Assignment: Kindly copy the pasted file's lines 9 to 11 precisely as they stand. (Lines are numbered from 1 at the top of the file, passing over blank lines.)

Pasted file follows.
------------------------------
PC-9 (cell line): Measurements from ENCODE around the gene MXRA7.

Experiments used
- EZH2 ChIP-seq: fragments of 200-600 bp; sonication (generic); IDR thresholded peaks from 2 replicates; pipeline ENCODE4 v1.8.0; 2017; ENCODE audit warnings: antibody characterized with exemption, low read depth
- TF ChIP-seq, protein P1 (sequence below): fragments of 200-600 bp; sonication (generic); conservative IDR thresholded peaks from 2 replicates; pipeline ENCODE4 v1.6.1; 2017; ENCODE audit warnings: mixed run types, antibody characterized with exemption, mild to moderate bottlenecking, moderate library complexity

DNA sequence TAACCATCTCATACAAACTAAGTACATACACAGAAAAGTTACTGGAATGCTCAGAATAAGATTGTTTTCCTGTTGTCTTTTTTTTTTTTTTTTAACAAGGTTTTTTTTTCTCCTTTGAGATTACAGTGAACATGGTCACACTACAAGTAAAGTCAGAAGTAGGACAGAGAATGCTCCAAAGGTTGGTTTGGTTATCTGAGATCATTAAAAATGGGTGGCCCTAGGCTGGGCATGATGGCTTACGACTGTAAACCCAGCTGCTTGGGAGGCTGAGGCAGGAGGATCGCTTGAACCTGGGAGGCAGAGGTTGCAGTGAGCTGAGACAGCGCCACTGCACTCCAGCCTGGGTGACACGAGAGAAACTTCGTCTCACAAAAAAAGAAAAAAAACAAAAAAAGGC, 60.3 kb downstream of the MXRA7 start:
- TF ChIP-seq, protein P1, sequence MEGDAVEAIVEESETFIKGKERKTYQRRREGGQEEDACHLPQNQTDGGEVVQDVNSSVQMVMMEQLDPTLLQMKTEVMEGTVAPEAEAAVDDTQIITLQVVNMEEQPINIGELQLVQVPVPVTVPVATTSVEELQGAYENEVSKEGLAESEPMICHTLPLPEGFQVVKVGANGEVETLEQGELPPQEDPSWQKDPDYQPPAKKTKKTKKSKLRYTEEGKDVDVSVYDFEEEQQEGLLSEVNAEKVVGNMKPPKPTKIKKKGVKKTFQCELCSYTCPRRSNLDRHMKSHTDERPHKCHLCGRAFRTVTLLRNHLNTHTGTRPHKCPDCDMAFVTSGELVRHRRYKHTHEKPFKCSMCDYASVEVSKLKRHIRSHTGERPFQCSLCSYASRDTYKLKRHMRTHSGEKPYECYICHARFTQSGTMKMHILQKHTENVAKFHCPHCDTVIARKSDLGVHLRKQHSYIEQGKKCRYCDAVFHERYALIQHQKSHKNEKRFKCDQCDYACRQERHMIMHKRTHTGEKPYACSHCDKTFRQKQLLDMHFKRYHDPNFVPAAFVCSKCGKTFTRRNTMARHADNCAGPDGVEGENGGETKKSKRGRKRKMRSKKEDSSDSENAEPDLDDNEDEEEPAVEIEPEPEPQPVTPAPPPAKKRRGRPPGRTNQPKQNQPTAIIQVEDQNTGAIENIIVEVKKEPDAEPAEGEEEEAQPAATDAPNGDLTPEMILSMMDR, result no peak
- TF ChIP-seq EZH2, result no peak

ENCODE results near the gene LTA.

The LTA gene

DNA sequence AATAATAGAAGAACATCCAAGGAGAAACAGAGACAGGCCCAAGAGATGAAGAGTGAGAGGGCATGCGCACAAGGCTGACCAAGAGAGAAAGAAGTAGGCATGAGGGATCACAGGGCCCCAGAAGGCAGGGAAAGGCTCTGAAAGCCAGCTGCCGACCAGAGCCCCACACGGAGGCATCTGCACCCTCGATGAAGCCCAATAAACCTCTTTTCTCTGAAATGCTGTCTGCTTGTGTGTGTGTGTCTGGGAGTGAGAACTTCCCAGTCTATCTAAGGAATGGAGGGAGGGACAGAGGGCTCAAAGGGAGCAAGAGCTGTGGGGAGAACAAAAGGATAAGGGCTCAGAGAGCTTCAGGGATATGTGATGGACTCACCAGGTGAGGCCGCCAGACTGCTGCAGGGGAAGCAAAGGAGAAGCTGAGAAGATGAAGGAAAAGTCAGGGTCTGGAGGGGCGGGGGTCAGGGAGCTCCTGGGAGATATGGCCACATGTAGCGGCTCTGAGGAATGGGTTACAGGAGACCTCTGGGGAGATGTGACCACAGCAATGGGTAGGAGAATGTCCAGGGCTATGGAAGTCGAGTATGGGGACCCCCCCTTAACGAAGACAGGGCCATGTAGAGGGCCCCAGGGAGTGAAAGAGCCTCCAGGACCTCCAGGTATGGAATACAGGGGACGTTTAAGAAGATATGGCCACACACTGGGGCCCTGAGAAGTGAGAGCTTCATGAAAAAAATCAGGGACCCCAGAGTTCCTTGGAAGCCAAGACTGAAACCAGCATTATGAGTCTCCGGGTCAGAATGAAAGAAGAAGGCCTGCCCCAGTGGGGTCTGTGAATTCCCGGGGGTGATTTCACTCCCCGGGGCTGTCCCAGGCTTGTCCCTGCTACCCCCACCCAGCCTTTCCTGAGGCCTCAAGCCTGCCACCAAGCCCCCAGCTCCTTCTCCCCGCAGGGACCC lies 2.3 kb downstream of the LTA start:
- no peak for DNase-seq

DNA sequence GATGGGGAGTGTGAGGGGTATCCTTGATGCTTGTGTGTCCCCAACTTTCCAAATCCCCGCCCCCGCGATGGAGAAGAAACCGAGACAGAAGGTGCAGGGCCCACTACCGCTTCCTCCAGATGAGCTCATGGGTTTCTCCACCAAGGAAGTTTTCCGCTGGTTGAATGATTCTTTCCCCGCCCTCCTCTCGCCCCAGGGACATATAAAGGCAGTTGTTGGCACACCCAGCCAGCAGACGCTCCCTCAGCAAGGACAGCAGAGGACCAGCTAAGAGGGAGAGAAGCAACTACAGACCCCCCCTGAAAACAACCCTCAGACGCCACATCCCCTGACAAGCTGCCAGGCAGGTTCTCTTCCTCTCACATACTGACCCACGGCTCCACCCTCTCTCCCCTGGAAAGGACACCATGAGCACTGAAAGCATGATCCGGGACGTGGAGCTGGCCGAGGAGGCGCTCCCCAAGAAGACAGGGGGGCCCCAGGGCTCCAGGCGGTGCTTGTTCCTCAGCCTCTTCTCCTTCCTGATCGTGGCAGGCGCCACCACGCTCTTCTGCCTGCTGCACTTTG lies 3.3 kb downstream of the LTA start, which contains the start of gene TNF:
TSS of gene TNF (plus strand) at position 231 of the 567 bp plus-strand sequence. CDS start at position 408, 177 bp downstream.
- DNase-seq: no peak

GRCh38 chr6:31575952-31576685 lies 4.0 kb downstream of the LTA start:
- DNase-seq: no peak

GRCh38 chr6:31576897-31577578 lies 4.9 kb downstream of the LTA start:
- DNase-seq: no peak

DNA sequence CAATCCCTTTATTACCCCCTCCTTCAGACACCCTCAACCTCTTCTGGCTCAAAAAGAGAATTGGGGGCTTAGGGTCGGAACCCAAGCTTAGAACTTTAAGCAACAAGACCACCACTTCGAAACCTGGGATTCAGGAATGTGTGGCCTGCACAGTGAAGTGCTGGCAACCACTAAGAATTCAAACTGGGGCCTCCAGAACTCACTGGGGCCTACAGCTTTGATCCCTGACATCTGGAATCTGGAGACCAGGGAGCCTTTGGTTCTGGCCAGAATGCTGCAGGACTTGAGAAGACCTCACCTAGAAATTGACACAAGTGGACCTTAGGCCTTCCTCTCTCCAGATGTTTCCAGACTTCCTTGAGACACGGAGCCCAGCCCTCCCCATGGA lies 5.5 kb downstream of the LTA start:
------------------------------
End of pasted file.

The LTA gene

DNA sequence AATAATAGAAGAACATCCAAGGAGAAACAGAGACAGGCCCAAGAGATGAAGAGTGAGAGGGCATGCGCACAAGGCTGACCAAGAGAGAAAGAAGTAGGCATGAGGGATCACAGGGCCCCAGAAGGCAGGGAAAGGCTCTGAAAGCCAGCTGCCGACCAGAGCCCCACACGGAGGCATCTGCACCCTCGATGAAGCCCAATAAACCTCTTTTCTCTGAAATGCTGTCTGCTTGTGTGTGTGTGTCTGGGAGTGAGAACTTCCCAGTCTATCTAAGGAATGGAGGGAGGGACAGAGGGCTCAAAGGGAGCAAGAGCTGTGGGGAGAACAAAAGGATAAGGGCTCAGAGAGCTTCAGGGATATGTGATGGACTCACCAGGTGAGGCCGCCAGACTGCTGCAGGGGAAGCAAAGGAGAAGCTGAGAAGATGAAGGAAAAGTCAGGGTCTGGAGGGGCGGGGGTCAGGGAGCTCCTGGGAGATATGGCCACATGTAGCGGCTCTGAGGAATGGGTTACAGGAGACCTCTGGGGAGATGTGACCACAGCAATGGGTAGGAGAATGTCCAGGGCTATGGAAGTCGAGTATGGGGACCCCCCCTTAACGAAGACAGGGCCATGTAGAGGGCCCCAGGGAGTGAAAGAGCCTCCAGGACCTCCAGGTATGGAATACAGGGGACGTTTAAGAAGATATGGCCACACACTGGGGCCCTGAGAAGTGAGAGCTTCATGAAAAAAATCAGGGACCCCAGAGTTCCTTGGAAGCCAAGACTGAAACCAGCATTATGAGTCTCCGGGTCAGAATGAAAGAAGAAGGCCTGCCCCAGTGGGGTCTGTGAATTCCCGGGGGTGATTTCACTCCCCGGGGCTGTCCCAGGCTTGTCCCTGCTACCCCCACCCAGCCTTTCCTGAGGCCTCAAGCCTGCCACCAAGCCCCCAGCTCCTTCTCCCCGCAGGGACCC lies 2.3 kb downstream of the LTA start:
- no peak for DNase-seq